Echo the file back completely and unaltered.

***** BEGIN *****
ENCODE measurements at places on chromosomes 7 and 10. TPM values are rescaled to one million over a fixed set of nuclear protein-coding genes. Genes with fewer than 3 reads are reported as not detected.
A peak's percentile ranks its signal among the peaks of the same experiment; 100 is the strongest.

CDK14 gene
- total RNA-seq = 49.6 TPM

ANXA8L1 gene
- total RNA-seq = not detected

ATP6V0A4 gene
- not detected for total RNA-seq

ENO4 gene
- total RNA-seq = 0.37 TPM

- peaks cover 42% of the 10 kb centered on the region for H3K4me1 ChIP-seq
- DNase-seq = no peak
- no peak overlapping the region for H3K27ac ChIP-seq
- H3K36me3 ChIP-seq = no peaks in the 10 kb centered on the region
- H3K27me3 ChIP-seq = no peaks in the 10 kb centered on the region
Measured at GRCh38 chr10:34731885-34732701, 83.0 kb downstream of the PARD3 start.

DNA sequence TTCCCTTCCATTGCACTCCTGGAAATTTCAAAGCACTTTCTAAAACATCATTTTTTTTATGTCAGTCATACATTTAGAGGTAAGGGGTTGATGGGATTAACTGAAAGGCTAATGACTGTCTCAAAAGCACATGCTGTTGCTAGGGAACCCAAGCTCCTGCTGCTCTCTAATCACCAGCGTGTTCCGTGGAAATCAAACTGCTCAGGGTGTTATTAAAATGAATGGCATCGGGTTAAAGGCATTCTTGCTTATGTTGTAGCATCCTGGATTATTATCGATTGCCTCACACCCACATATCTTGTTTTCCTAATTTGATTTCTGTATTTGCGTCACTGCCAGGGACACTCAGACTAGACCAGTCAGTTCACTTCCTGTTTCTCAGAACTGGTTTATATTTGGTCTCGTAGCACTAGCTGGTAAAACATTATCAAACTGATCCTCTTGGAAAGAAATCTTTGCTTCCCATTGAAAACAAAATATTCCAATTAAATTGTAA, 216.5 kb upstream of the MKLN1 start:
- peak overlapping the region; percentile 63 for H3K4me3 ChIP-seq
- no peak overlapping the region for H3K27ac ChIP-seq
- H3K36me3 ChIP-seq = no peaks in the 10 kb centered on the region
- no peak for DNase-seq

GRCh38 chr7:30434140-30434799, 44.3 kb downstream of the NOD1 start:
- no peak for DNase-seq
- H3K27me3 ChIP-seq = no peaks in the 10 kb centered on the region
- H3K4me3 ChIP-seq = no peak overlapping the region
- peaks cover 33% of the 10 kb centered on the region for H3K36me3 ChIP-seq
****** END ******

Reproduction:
ENCODE measurements at places on chromosomes 7 and 10. TPM values are rescaled to one million over a fixed set of nuclear protein-coding genes. Genes with fewer than 3 reads are reported as not detected.
A peak's percentile ranks its signal among the peaks of the same experiment; 100 is the strongest.

CDK14 gene
- total RNA-seq = 49.6 TPM

ANXA8L1 gene
- total RNA-seq = not detected

ATP6V0A4 gene
- not detected for total RNA-seq

ENO4 gene
- total RNA-seq = 0.37 TPM

- peaks cover 42% of the 10 kb centered on the region for H3K4me1 ChIP-seq
- DNase-seq = no peak
- no peak overlapping the region for H3K27ac ChIP-seq
- H3K36me3 ChIP-seq = no peaks in the 10 kb centered on the region
- H3K27me3 ChIP-seq = no peaks in the 10 kb centered on the region
Measured at GRCh38 chr10:34731885-34732701, 83.0 kb downstream of the PARD3 start.

DNA sequence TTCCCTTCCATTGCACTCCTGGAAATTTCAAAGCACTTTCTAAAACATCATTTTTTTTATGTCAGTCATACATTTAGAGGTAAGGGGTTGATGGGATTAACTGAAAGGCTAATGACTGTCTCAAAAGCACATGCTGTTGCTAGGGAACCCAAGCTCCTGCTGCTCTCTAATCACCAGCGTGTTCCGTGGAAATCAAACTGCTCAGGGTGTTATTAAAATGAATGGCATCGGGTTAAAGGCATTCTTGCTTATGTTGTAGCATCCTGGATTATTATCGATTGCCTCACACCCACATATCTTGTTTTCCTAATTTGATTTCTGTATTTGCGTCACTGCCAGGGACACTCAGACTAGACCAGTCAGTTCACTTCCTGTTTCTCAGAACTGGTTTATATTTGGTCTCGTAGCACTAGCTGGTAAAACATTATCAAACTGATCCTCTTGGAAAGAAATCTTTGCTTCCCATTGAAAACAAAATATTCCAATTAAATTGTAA, 216.5 kb upstream of the MKLN1 start:
- peak overlapping the region; percentile 63 for H3K4me3 ChIP-seq
- no peak overlapping the region for H3K27ac ChIP-seq
- H3K36me3 ChIP-seq = no peaks in the 10 kb centered on the region
- no peak for DNase-seq

GRCh38 chr7:30434140-30434799, 44.3 kb downstream of the NOD1 start:
- no peak for DNase-seq
- H3K27me3 ChIP-seq = no peaks in the 10 kb centered on the region
- H3K4me3 ChIP-seq = no peak overlapping the region
- peaks cover 33% of the 10 kb centered on the region for H3K36me3 ChIP-seq